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Amazon Launches Online Pharmacy, Potentially Shaking Up the Industry

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  • Amazon launched its own online pharmacy Tuesday, a service that allows most customers in the United States to order prescription medicine to their homes. 
  • Amazon Prime members will receive free, unlimited shipping on medication. They’ll also receive up to 80% off generic drugs and up to 40% off brand-name drugs, even if they don’t have insurance. 
  • The announcement and launch of Amazon Pharmacy caused shares of Walgreens, Rite Aid, and CVS to fall Tuesday. 
  • Because more and more Americans are increasingly relying on home delivery during the pandemic, this could represent the beginning of a massive shift in the pharmaceutical industry.

Amazon Launches “Amazon Pharmacy”

Amazon simultaneously announced and launched Amazon Pharmacy on Tuesday, a new online service that could shake up the pharmaceutical industry as we know it.  

The pharmacy, an extension of the main site which has dominated the online retail space in recent years, will allow customers in the United States to order prescription meds directly to their homes. For Amazon Prime members, that includes free, unlimited delivery. 

According to Amazon, it also means massive savings on medications for Prime members — up to 80% for generic drugs and up to 40% for brand-name drugs. Those savings will come even if a customer lacks insurance. 

As far as insurance goes, Amazon says it’ll accept most forms, but the company has also gone a step further to inform customers about how to pay the lowest possible price for their medication.

“Before checking out, customers can compare their insurance co-pay, the price without insurance, or the available savings with the new Prime prescription savings benefit to choose their lowest price option,” it said in its press release.

Customers over the age of 18 in 45 states will have initial access to Amazon Pharmacy. Currently, the service is not live in Hawaii, Illinois, Kentucky, Louisiana, and Minnesota, but Amazon said it does expect to eventually serve those states.

With the service, doctors will be able to directly send prescriptions to Amazon Pharmacy. Since this is a new system, there’s likely going to be a heavy emphasis on stamping out fraud. Because of that, Amazon said it has tools in place to verify that a physician actually ordered a prescription.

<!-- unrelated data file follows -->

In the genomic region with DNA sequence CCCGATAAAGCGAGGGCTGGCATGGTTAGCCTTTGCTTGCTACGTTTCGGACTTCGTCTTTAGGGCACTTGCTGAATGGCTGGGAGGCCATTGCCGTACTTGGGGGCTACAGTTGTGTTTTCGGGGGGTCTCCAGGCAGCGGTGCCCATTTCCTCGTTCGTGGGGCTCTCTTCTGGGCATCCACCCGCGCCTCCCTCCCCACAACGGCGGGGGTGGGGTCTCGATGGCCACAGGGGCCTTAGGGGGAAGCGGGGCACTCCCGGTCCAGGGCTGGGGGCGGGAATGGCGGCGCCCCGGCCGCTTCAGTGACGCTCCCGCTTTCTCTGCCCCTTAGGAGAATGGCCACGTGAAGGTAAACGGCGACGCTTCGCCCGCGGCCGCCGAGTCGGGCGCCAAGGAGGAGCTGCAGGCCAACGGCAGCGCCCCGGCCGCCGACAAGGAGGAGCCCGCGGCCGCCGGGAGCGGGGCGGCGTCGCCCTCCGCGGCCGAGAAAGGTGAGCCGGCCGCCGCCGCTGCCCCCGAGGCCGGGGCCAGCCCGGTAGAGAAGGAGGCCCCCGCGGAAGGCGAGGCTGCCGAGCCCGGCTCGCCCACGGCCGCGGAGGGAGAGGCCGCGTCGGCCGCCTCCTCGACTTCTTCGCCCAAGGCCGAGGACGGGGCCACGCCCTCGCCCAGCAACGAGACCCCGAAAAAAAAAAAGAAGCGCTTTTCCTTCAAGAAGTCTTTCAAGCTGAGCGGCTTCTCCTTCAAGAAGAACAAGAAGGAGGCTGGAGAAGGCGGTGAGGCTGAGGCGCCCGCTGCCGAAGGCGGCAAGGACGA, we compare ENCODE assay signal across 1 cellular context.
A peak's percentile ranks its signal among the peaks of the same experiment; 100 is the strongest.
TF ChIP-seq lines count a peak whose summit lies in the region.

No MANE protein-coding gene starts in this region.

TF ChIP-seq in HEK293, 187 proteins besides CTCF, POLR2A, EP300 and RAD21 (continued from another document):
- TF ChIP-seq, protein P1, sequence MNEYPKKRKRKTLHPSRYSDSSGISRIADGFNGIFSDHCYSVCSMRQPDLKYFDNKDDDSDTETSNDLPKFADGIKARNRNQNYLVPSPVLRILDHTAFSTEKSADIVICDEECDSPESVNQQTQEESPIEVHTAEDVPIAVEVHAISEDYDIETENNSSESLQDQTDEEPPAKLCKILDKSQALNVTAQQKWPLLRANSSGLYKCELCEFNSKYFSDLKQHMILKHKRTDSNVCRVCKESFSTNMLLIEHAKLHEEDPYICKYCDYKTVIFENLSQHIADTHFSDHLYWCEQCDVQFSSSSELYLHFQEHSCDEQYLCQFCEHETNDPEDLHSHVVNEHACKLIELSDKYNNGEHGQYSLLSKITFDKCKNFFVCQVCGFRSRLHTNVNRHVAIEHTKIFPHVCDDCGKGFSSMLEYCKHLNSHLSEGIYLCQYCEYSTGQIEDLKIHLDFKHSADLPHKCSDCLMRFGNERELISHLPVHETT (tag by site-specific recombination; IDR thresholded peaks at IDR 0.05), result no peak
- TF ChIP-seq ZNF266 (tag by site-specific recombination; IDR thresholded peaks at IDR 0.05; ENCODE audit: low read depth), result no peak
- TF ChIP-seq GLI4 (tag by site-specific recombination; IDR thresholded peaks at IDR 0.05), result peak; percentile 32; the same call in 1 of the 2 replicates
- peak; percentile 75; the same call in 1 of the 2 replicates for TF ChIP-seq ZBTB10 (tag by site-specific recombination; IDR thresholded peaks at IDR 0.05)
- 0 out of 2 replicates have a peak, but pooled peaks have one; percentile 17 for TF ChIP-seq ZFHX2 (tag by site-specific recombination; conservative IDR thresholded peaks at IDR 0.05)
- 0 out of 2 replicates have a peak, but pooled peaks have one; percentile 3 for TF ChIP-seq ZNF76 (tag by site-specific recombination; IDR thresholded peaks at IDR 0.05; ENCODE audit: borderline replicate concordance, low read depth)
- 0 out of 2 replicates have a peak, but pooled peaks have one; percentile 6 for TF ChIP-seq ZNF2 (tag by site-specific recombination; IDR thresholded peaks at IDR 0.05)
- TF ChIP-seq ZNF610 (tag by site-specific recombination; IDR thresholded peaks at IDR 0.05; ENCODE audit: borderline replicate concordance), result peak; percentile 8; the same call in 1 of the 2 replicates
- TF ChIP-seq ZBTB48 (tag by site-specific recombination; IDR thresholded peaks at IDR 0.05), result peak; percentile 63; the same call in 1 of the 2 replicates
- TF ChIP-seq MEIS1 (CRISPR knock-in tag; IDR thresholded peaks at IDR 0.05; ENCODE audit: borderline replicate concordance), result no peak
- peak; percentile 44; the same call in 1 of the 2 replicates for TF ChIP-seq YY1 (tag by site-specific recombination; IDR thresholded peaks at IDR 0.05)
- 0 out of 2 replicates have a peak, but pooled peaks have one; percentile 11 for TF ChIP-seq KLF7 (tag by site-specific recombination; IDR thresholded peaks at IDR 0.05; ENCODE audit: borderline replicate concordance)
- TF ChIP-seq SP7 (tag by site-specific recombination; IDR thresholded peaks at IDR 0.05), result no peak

Alongside that, while Amazon said it will deliver a mix of medication — everything from birth control to insulin to metformin — it also said it would not deliver Schedule II controlled medications. That includes opioids, which have fueled a deadly epidemic in the U.S. and have been linked to more than 470,000 deaths since 2000.

Shaking Up the Pharmaceutical Game

In addition to having doctors directly send prescriptions to Amazon, patients will also be able to request transfers from their existing retailer, whether that be CVS, Walgreens, Rite Aid, etc. That competition also resulted in stocks for those companies falling Tuesday morning. 

Amazon is poised to potentially reshape the pharmaceutical market because customers will now be able to fulfill prescriptions while in the midst of online grocery shopping or even late-night binge-shopping. That ease-of-access might mean people won’t feel the need to make a trip to traditional grocery stores like Walmart or Target.

The timing of this announcement is also extremely significant. With the ongoing COVID-19 pandemic, more Americans have been increasingly relying on getting their medication through the mail. 

“We think this new benefit will add tremendous value to our members,” Jamil Ghani, vice president of Prime, said. “It’s relevant as folks try to do more from the comfort and safety of their homes.”